Green building group helps cannabis growers reduce energy consumption COURTESY PHOTO: Humboldt County Sheriff’s Office

Green building group helps cannabis growers reduce energy consumption

BY Tuesday, August 25, 2020 09:50am

GRAND RAPIDS — After the Grand Rapids City Commission voted last month to fast track recreational cannabis businesses, the U.S. Green Building Council of West Michigan recognized the city could soon see grow operations using massive amounts of energy.

Nearly five years ago, the city joined a national effort in establishing a 2030 District, a public-private partnership that aims to reduce buildings’ energy and water consumption citywide as a tool to address climate change. The city itself also has long-term carbon reduction goals.

But an increasing number of companies looking to establish cannabis growing operations could collide with citywide goals to reduce energy consumption, said Cheri Holman, executive director of the U.S. Green Building Council of West Michigan. 

“I immediately reached out to zoning staff at the city and said, ‘Do you have any idea of what this will do to our carbon goals?’” Holman said of the July 7 vote fast-tracking recreational cannabis licenses. 

Researchers last year found electricity usage from legal marijuana cultivation across the U.S. could increase more than 160 percent by 2022. Utilities in Michigan and elsewhere have begun to increasingly focus on energy efficiency strategies for cannabis growers.

USGBC worked with the city to include environmental regulations, mostly around lighting, involving cannabis operations. Companies that apply for a cannabis business license in Grand Rapids also must submit a sustainability plan, Holman said. USGBC works with applicants one-on-one to help them meet sustainability and energy requirements. 

“As an industry, (cannabis business owners) just naturally have a goal of being sustainable,” Holman said. “They want to do this and do the right thing in general, but it’s just a matter of capital and getting them all the tools and resources that are available to them.”

USGBC has been holding regular webinars to educate the community, civic leaders and those in the cannabis industry on sustainable practices. The No. 1 way cannabis growers can reduce energy use is by switching to LED lights, which — despite misconceptions — doesn’t necessarily decrease crop yield, Holman said. 

“We’re learning, and so is the entire country,” Holman said. “In Grand Rapids we’re learning from Denver and Portland and the mistakes and things that happened to them. We did all the research and are trying to get in front of it.”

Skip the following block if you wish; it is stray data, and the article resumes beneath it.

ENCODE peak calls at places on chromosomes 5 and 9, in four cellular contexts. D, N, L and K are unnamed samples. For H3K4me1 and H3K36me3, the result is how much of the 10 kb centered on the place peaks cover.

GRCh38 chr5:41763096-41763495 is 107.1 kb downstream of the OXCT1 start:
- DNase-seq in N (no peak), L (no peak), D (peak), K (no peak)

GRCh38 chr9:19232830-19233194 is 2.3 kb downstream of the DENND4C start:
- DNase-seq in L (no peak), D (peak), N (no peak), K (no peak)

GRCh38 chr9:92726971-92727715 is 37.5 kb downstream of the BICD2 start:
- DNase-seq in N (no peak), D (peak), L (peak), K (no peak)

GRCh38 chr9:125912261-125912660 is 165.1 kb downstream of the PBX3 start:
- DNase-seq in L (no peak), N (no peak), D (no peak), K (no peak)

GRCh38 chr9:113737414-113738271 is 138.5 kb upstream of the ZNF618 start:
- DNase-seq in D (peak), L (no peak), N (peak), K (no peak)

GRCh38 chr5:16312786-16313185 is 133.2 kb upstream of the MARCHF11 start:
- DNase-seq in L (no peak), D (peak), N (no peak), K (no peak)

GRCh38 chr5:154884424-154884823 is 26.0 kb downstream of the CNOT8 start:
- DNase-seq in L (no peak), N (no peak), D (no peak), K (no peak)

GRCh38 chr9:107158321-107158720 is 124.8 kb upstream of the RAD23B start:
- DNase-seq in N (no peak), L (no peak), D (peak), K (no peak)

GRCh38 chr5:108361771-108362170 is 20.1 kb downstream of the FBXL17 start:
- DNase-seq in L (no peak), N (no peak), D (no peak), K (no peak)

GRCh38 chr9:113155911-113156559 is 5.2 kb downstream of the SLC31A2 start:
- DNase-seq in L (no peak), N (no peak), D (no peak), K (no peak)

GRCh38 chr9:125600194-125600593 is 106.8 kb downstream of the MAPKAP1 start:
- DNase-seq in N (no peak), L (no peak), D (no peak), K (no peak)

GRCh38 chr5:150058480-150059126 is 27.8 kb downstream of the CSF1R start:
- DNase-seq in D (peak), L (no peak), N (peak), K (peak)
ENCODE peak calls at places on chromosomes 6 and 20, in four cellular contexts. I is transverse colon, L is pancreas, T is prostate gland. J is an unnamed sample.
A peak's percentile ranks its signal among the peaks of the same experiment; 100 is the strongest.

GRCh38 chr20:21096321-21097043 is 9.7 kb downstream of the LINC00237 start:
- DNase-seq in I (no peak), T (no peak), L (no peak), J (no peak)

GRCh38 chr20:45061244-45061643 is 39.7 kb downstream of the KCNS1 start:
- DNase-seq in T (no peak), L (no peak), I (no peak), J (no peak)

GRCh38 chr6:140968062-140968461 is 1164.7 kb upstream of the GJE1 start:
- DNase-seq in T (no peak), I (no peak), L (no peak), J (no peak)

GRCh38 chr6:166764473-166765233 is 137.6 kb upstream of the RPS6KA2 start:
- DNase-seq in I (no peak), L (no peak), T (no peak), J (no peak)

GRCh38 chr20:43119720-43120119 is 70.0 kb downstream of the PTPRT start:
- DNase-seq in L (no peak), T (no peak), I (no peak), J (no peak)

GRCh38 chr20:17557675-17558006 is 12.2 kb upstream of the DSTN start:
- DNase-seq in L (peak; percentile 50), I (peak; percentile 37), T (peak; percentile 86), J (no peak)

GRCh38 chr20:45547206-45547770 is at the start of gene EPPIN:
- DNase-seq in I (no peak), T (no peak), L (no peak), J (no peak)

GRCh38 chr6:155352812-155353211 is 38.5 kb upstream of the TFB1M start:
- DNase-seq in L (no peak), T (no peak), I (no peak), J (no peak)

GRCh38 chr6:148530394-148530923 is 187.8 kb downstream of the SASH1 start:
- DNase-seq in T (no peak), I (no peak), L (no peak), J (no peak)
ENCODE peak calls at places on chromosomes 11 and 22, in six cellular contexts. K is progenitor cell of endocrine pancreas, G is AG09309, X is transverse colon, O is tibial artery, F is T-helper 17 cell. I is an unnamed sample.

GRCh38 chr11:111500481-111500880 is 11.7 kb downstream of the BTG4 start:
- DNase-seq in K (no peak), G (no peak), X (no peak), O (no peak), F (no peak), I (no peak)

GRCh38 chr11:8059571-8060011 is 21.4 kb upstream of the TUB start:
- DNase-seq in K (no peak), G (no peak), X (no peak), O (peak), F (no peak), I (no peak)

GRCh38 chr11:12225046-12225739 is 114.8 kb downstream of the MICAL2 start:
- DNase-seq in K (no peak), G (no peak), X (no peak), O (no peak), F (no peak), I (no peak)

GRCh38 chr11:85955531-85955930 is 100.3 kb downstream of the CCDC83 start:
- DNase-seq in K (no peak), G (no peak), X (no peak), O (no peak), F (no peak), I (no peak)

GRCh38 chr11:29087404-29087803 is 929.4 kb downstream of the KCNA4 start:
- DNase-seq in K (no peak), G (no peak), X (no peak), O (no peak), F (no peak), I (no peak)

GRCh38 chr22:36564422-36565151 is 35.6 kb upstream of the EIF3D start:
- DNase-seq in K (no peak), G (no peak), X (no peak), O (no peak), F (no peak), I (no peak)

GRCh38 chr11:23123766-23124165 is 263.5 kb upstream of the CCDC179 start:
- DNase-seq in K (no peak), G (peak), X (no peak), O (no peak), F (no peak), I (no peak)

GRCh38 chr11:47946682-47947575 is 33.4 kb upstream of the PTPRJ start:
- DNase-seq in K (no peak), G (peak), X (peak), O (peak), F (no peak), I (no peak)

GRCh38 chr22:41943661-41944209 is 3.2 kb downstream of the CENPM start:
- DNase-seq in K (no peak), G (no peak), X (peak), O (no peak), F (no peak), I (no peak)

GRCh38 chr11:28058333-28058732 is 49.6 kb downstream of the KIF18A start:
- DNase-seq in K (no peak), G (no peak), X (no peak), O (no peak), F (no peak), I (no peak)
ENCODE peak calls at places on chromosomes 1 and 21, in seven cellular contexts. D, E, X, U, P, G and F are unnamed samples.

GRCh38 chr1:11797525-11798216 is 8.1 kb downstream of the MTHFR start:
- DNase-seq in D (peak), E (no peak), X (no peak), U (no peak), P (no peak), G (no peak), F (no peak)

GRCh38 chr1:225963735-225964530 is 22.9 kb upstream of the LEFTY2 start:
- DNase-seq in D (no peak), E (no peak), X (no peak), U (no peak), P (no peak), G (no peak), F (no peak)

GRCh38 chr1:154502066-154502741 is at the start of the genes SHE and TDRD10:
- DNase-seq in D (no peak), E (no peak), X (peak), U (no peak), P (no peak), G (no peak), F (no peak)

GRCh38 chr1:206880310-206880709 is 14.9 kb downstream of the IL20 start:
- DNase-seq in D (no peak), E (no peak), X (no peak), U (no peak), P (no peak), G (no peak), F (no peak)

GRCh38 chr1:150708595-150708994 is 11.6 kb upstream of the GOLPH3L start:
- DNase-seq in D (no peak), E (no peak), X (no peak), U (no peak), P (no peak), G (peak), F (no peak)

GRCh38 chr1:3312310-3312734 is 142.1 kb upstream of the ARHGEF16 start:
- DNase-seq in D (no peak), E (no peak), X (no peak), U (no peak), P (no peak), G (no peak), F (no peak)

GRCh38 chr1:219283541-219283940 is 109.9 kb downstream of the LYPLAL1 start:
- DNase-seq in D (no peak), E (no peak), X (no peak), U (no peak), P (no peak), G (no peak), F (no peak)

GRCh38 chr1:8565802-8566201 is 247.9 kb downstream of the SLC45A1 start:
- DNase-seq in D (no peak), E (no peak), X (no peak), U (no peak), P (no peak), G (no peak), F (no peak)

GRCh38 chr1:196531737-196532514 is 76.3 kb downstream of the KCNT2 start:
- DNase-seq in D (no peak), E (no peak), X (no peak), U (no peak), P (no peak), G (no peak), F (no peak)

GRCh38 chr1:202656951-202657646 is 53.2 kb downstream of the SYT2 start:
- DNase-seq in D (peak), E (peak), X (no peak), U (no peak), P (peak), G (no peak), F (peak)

Along with the education component, lack of access to capital is the other major obstacle for cannabis businesses being more sustainable, Holman said. Cannabis operations require a large investment to begin with, which only increases with sustainability targets, she said.

“It’s always this balancing act with up-front capital, even when there is a return on investment,” Holman said. 

The “greener” ways of running a grow facility tend to be more expensive, but have a higher return on investment or a higher quality product output, Holman said. Largely due to federal cannabis laws, some business owners struggle with having enough capital to invest in more high-tech equipment, she said.

“They only have so much cash, so they have to figure out the best way to spend it and how to finance highly technological equipment,” Holman said. “They just might not have enough capital.”

The USGBC and Michigan Saves, a nonprofit organization that helps finance clean energy projects, are working toward a solution on the financing issue in the cannabis industry. Officials are making progress and have identified a couple of potential banks that would work with cannabis companies, Holman said.

Starting in October, the 2030 District will gather community feedback on what policies and incentives might make sense for the city to reach its carbon goals. The city is open to offering cannabis businesses incentives if they adhere to sustainability requirements, which could include tax abatements, Holman said.

“We’re excited to have these businesses in the community and to work with them,” Holman said. “We find them environmentally focused and ready to be great community partners and neighbors.”

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